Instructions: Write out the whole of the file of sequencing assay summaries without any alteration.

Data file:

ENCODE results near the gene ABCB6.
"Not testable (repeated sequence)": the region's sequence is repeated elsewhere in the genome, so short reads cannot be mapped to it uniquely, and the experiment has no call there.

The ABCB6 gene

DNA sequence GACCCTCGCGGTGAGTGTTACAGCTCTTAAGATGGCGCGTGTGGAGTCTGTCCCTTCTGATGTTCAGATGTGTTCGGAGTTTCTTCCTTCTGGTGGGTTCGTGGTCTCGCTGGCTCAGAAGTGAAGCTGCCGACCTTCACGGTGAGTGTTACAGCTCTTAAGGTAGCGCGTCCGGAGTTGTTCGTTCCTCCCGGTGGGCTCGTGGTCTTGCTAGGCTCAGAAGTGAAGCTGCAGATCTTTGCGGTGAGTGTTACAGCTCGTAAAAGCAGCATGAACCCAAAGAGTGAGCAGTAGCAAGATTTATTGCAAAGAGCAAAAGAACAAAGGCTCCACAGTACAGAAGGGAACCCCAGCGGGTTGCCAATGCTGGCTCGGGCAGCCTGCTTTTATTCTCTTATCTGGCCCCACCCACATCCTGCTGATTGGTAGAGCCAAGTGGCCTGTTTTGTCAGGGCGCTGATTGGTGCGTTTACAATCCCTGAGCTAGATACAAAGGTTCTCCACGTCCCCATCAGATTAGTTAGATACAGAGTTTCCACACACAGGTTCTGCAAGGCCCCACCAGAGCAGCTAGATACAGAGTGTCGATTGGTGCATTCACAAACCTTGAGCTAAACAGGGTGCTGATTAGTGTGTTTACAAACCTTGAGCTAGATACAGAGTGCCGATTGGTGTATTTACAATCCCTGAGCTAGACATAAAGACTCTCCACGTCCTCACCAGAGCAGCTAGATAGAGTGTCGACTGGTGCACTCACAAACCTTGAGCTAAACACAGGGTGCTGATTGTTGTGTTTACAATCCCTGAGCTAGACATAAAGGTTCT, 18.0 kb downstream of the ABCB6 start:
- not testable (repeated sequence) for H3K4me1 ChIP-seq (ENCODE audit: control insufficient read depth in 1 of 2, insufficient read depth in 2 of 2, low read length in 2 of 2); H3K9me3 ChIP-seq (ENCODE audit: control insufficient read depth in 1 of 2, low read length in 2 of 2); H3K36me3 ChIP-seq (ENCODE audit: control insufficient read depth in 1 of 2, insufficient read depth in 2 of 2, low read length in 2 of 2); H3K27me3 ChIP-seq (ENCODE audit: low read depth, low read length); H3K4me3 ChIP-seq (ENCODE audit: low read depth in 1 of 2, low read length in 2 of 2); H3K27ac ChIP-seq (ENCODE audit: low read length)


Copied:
ENCODE results near the gene ABCB6.
"Not testable (repeated sequence)": the region's sequence is repeated elsewhere in the genome, so short reads cannot be mapped to it uniquely, and the experiment has no call there.

The ABCB6 gene

DNA sequence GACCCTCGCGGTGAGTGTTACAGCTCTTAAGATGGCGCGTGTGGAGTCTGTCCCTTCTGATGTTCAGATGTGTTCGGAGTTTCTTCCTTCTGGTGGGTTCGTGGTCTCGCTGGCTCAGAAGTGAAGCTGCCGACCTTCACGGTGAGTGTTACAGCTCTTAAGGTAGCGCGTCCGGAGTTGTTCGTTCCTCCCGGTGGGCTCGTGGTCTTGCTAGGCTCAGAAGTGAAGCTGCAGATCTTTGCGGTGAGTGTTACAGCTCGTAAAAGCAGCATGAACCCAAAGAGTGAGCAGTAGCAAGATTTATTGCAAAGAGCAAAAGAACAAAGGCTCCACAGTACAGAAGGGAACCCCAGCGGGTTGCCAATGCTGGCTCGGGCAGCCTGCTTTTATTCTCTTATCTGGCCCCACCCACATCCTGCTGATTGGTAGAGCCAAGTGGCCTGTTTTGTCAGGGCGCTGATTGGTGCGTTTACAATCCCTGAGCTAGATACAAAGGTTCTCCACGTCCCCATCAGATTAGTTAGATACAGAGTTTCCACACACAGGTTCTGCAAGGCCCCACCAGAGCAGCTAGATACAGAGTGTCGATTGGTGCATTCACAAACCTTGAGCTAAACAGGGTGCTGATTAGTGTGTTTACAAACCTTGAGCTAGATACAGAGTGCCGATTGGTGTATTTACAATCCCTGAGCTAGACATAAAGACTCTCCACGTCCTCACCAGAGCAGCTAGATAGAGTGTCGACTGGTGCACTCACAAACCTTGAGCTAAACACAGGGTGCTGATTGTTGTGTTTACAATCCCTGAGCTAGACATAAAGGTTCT, 18.0 kb downstream of the ABCB6 start:
- not testable (repeated sequence) for H3K4me1 ChIP-seq (ENCODE audit: control insufficient read depth in 1 of 2, insufficient read depth in 2 of 2, low read length in 2 of 2); H3K9me3 ChIP-seq (ENCODE audit: control insufficient read depth in 1 of 2, low read length in 2 of 2); H3K36me3 ChIP-seq (ENCODE audit: control insufficient read depth in 1 of 2, insufficient read depth in 2 of 2, low read length in 2 of 2); H3K27me3 ChIP-seq (ENCODE audit: low read depth, low read length); H3K4me3 ChIP-seq (ENCODE audit: low read depth in 1 of 2, low read length in 2 of 2); H3K27ac ChIP-seq (ENCODE audit: low read length)